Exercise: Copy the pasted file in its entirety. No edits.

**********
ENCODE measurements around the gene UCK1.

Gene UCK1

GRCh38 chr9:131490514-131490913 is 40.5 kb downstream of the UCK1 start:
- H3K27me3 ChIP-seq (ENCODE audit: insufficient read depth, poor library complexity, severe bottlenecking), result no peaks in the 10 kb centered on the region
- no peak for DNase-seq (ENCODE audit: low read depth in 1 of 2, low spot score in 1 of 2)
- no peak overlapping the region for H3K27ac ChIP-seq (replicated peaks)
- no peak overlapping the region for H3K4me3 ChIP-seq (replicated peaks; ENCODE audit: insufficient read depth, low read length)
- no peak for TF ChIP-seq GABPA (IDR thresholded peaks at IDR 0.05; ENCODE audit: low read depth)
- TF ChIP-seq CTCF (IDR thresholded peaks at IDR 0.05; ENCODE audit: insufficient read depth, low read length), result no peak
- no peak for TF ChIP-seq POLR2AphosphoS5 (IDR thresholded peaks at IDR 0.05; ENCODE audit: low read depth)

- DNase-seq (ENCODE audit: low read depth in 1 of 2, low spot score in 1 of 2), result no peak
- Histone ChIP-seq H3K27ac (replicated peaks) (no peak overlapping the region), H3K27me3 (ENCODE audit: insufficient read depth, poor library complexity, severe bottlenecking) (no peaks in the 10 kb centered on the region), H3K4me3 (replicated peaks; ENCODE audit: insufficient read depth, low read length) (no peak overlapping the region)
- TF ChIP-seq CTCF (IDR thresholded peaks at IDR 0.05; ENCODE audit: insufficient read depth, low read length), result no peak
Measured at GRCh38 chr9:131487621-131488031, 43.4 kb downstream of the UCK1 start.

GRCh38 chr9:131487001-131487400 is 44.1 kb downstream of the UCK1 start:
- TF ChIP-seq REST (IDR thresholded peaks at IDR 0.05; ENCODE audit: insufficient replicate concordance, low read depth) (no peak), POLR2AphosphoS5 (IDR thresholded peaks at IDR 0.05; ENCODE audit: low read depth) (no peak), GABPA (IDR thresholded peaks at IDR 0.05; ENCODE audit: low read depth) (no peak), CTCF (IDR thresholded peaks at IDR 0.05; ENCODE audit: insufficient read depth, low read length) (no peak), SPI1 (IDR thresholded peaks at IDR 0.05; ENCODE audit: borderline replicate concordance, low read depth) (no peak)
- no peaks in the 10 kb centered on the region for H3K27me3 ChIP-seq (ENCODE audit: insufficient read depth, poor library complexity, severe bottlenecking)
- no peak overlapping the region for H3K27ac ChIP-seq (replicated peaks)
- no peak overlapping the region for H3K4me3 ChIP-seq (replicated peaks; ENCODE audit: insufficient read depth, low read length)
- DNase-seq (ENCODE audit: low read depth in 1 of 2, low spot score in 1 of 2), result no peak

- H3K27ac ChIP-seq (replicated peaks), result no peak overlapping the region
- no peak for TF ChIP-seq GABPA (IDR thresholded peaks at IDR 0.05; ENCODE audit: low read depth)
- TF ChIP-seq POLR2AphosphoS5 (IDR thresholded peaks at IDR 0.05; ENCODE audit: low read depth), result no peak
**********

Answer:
ENCODE measurements around the gene UCK1.

Gene UCK1

GRCh38 chr9:131490514-131490913 is 40.5 kb downstream of the UCK1 start:
- H3K27me3 ChIP-seq (ENCODE audit: insufficient read depth, poor library complexity, severe bottlenecking), result no peaks in the 10 kb centered on the region
- no peak for DNase-seq (ENCODE audit: low read depth in 1 of 2, low spot score in 1 of 2)
- no peak overlapping the region for H3K27ac ChIP-seq (replicated peaks)
- no peak overlapping the region for H3K4me3 ChIP-seq (replicated peaks; ENCODE audit: insufficient read depth, low read length)
- no peak for TF ChIP-seq GABPA (IDR thresholded peaks at IDR 0.05; ENCODE audit: low read depth)
- TF ChIP-seq CTCF (IDR thresholded peaks at IDR 0.05; ENCODE audit: insufficient read depth, low read length), result no peak
- no peak for TF ChIP-seq POLR2AphosphoS5 (IDR thresholded peaks at IDR 0.05; ENCODE audit: low read depth)

- DNase-seq (ENCODE audit: low read depth in 1 of 2, low spot score in 1 of 2), result no peak
- Histone ChIP-seq H3K27ac (replicated peaks) (no peak overlapping the region), H3K27me3 (ENCODE audit: insufficient read depth, poor library complexity, severe bottlenecking) (no peaks in the 10 kb centered on the region), H3K4me3 (replicated peaks; ENCODE audit: insufficient read depth, low read length) (no peak overlapping the region)
- TF ChIP-seq CTCF (IDR thresholded peaks at IDR 0.05; ENCODE audit: insufficient read depth, low read length), result no peak
Measured at GRCh38 chr9:131487621-131488031, 43.4 kb downstream of the UCK1 start.

GRCh38 chr9:131487001-131487400 is 44.1 kb downstream of the UCK1 start:
- TF ChIP-seq REST (IDR thresholded peaks at IDR 0.05; ENCODE audit: insufficient replicate concordance, low read depth) (no peak), POLR2AphosphoS5 (IDR thresholded peaks at IDR 0.05; ENCODE audit: low read depth) (no peak), GABPA (IDR thresholded peaks at IDR 0.05; ENCODE audit: low read depth) (no peak), CTCF (IDR thresholded peaks at IDR 0.05; ENCODE audit: insufficient read depth, low read length) (no peak), SPI1 (IDR thresholded peaks at IDR 0.05; ENCODE audit: borderline replicate concordance, low read depth) (no peak)
- no peaks in the 10 kb centered on the region for H3K27me3 ChIP-seq (ENCODE audit: insufficient read depth, poor library complexity, severe bottlenecking)
- no peak overlapping the region for H3K27ac ChIP-seq (replicated peaks)
- no peak overlapping the region for H3K4me3 ChIP-seq (replicated peaks; ENCODE audit: insufficient read depth, low read length)
- DNase-seq (ENCODE audit: low read depth in 1 of 2, low spot score in 1 of 2), result no peak

- H3K27ac ChIP-seq (replicated peaks), result no peak overlapping the region
- no peak for TF ChIP-seq GABPA (IDR thresholded peaks at IDR 0.05; ENCODE audit: low read depth)
- TF ChIP-seq POLR2AphosphoS5 (IDR thresholded peaks at IDR 0.05; ENCODE audit: low read depth), result no peak